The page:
The Real Reason Humphrey Bogart Was Always Smoking In His Movies

These days, smoking is considered a disgusting and dangerous addiction that is to be avoided at all costs. Over the past seven or so decades, the truth about the dangers of smoking have been made public, and aggressive campaigns to eradicate the habit in the U.S. have seen the percentage of adults who smoke drop from over 40% to just under 13% from 1965-2018, according to the American Lung Association.

A couple of generations ago, things were different. Smoking was commonplace in daily life and, perhaps even more so, on the silver screen. Rare was the actor or actress who didn't puff away on a cancer stick during their scenes. And perhaps no actor of that era was, and is, more associated with smoking than Humphrey Bogart.

Bogart actually became associated with the ever-present cigarette for two reasons. One was, that's just simply what was done in those days. But in a practical sense, according to the Washington Examiner, it was a part of his efforts to make his performances more believable.

More than just a prop

On the one hand, the principal reason actors and actresses of Bogart's day were almost always depicted smoking was cultural: Smoking was popular and, at the time, seen as glamorous. That and, according to The Guardian, tobacco companies paid actors to smoke while endorsing the products.

However, there was also a stagecraft-related reason to depict actors smoking. As the Washington Examiner reports, it wasn't unusual for a film to have a scene involving lengthy, exposition-laden monologues. Bogie was concerned that the audience may get distracted during those scenes; during one long soliloquy, Bogart suggested that perhaps two camels should be added to the background of the scene (and here "camels" means the animals, not the cigarette brand) to keep the audience's attention. Later, that would evolve into Bogart manipulating his cigarette while he delivered his lines — perhaps by saying a few lines, pulling out his smoke, saying some more lines, dramatically lighting it, and so on, adding visuals to what might otherwise be a boring speech. "Smoking is a collection of hand movements, lip actions, match-striking, and heavy breathing, all to a measured, controlled tempo," notes Washington Examiner writer Rob Long.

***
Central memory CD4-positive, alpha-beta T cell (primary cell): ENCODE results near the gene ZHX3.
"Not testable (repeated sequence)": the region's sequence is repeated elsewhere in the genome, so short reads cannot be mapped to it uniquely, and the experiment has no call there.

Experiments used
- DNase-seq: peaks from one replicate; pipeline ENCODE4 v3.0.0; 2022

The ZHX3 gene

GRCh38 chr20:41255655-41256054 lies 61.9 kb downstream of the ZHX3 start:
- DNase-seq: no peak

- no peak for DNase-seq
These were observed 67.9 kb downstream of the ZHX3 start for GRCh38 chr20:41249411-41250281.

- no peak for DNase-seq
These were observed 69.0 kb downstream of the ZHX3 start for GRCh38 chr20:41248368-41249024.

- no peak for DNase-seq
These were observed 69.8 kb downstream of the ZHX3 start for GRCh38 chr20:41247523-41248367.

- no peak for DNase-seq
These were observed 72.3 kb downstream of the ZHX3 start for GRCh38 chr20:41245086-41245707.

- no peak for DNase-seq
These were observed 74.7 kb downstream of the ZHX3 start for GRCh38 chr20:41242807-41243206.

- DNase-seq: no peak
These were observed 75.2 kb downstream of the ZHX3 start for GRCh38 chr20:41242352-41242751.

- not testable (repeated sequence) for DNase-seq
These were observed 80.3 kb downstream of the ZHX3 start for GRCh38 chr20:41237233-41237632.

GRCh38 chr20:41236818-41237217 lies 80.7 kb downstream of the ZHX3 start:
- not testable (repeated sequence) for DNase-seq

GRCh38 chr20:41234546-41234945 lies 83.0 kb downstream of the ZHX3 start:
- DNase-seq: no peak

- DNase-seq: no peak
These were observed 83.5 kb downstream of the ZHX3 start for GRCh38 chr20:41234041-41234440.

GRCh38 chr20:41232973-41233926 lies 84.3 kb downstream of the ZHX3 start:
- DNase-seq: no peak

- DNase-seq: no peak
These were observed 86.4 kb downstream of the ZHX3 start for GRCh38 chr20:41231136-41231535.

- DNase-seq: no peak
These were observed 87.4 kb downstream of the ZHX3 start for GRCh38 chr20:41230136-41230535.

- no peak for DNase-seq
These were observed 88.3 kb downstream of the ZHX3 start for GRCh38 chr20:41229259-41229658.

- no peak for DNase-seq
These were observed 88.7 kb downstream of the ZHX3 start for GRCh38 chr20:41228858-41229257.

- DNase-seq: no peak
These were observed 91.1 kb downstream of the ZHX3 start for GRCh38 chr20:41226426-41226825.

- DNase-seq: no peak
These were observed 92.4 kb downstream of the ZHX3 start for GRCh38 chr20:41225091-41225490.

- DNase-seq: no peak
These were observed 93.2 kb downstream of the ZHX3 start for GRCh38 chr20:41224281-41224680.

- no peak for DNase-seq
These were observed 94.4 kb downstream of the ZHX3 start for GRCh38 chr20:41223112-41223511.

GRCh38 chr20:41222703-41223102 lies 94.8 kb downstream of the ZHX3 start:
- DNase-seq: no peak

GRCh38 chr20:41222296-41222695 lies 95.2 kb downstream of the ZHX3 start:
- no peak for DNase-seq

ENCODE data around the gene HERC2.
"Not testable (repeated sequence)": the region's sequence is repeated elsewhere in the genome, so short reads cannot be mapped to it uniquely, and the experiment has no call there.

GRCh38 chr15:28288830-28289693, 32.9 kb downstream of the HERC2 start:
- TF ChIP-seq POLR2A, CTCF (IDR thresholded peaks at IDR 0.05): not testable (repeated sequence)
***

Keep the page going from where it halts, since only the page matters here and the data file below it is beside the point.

Smoking killed Humphrey Bogart

As early as 1602, according to the New South Wales Cancer Council, the health consequences of tobacco use were beginning to be considered. Nevertheless, centuries would pass before the connection between tobacco use, lung and heart disease, and certain cancers would come to be fully understood and accepted.

By then, it was too late for Bogart. By 1956, according to The Week, his wife, Lauren Bacall, had become worried that his ever-present cough was getting worse than usual, and it was sometimes difficult for him to eat and drink. He underwent a lengthy surgery to treat esophageal cancer, prompting Bacall to write in her memoir what she witnessed. "Poor baby — all those tubes, those bottles — what was the body under the blanket like?" she wrote (via The Week).

Unfortunately, the surgery didn't cure Bogart's cancer, and he died in 1957. Nobody made the cigarette look more impressive. He made smoking cool, "but in the end it brought him a painful and early death," notes the Oral Cancer Foundation.